Metro Weekly

Mississippi governor signs “religious freedom” bill into law

Individuals, businesses, government workers, schools and hospitals would be free to discriminate in service

Mississippi Gov. Phil Bryant (Photo: U.S. Department of Agriculture, via Wikimedia).

Mississippi Gov. Phil Bryant (Photo: U.S. Department of Agriculture, via Wikimedia).

Move over, North Carolina. You’ve just been one-upped by Mississippi on the anti-LGBT front. 

On Tuesday, Mississippi Gov. Phil Bryant (R) signed into law a purported “religious freedom” bill that allows individuals, government workers, private businesses and religiously-affiliated organizations — including hospitals, schools and shelters — to deny goods or services to LGBT people, single mothers and others who do not conform to preferred sexual mores.

The bill, introduced by House Speaker Philip Gunn (R-Clinton), aims to protect three specific religious or moral beliefs: that marriage is the union of only one man and one woman; that gender is determined entirely by a person’s biological sex; and that sexual activity is best reserved for the institution of marriage. In practice, some of the specific situations addressed by the bill under the guise of protecting these beliefs would allow child placement agencies to refuse to remove an LGBT child from foster or adoptive parents who wished to subject them to conversion therapy; would allow a wedding-related business to refuse service to a same-sex couple; and would allow landlords to evict or refuse to rent to LGBT people or those who engage in extramarital relations. The bill would even allow doctors to refuse to perform gender confirmation surgery for transgender individuals.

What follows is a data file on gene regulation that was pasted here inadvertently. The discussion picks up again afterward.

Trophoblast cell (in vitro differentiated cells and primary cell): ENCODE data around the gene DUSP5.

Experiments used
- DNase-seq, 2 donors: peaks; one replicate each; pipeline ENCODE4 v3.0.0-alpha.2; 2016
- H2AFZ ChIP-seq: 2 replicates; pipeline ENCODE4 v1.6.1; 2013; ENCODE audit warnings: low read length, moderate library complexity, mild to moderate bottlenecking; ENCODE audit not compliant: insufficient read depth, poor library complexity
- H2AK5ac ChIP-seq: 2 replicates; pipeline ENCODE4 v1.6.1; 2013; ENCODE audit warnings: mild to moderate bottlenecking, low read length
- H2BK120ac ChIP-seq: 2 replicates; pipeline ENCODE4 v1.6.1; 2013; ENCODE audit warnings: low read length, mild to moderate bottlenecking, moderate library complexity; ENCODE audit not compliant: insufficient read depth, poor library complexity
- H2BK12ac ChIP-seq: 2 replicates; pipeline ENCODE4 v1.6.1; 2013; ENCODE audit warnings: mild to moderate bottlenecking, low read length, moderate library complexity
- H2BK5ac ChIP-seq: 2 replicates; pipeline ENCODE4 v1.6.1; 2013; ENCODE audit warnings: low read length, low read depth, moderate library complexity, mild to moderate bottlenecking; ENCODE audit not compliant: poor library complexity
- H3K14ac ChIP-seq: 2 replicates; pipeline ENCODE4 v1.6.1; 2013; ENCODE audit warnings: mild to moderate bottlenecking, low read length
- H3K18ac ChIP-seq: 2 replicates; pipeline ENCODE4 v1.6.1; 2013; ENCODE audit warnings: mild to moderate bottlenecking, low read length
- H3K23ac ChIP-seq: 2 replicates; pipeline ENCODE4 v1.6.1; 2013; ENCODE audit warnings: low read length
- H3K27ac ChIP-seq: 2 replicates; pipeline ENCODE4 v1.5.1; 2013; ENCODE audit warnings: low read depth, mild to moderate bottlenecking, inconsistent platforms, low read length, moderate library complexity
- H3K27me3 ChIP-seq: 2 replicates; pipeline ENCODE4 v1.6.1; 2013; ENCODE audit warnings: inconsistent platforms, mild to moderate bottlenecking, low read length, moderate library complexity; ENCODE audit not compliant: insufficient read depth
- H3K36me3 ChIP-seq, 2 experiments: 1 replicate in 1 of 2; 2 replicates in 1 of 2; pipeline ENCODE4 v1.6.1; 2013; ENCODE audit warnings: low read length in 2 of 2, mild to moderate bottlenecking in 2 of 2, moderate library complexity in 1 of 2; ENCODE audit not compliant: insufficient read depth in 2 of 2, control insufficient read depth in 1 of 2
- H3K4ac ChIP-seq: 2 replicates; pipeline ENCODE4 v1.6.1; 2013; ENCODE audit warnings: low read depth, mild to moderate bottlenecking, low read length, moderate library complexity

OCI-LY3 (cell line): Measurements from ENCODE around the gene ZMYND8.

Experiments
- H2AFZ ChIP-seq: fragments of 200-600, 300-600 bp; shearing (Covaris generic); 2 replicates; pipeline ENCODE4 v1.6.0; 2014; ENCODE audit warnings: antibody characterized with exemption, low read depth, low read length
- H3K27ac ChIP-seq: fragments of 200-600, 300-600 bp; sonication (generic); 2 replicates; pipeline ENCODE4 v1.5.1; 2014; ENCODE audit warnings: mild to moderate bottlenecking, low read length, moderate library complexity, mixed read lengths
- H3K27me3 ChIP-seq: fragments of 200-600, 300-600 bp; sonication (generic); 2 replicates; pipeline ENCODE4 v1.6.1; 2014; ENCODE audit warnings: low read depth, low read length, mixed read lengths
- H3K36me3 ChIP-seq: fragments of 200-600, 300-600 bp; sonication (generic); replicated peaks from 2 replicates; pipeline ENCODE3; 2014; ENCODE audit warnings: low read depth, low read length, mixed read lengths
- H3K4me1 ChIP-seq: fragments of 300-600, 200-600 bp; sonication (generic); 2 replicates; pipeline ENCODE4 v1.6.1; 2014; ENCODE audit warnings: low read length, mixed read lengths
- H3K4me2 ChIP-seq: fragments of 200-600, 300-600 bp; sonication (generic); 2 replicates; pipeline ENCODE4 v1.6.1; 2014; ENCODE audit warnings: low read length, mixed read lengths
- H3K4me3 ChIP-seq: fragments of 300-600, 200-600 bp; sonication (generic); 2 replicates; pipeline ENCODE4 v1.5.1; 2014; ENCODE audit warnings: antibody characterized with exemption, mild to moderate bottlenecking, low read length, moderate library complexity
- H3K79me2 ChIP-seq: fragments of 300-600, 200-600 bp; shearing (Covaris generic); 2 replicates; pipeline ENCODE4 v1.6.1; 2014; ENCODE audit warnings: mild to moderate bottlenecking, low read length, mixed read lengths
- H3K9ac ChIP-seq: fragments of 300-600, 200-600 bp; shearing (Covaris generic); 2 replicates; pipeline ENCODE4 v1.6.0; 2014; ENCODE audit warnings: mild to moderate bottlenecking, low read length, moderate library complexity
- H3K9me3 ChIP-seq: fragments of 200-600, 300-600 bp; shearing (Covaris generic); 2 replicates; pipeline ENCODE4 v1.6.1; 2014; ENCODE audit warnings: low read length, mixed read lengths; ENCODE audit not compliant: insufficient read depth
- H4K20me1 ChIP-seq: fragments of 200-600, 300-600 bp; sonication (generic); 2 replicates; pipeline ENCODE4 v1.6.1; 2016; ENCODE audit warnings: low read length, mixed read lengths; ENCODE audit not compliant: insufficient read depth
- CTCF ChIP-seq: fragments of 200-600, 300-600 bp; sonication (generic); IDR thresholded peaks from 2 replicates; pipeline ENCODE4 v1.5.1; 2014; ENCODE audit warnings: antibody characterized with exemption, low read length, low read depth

Supporters of the bill have argued that it is necessary to defend the religious freedom of Christian conservatives whose beliefs concerning marriage, sexuality and morality are under attack. State Sen. Jennifer Branning (R-Philadelphia) defended the bill during an appearance on American Family Association radio host Bryan Fischer’s Focal Point last week, saying: “…All you have to do is read the news. You see what’s going on across our nation. People of faith in our nation are under attack.”

Similarly, Bryant took to Twitter to explain why he signed the bill into law, arguing: “The bill merely reinforces the rights which currently exist to the exercise of religious freedom as stated in the First Amendment to the U.S. Constitution. The bill does not limit any constitutionally protected rights or actions of any citizen of this state under federal or state laws. It does not attempt to challenge federal laws, even those which are in conflict with the Mississippi Constitution, as the Legislature recognizes the prominence of federal law in such limited circumstances. The legislation is designed in the most targeted manner possible to prevent government interference in the lives of the people from which all power to the state is derived.”

But LGBT advocates and allies lamented the passage of yet another measure targeting vulnerable citizens for discrimination. 

“This is a sad day for the state of Mississippi and for the thousands of Mississippians who can now be turned away from businesses, refused marriage licenses, or denied housing, essential services and needed care based on who they are,” Jennifer Riley-Collins, the executive director of the American Civil Liberties Union of Mississippi, said in a statement.

“This bill flies in the face of the basic American principles of fairness, justice and equality and will not protect anyone’s religious liberty,” Riley-Collins continued. “Far from protecting anyone from ‘government discrimination’ as the bill claims, it is an attack on the citizens of our state, and it will serve as the Magnolia State’s badge of shame.”

John Riley is the local news reporter for Metro Weekly. He can be reached at jriley@metroweekly.com

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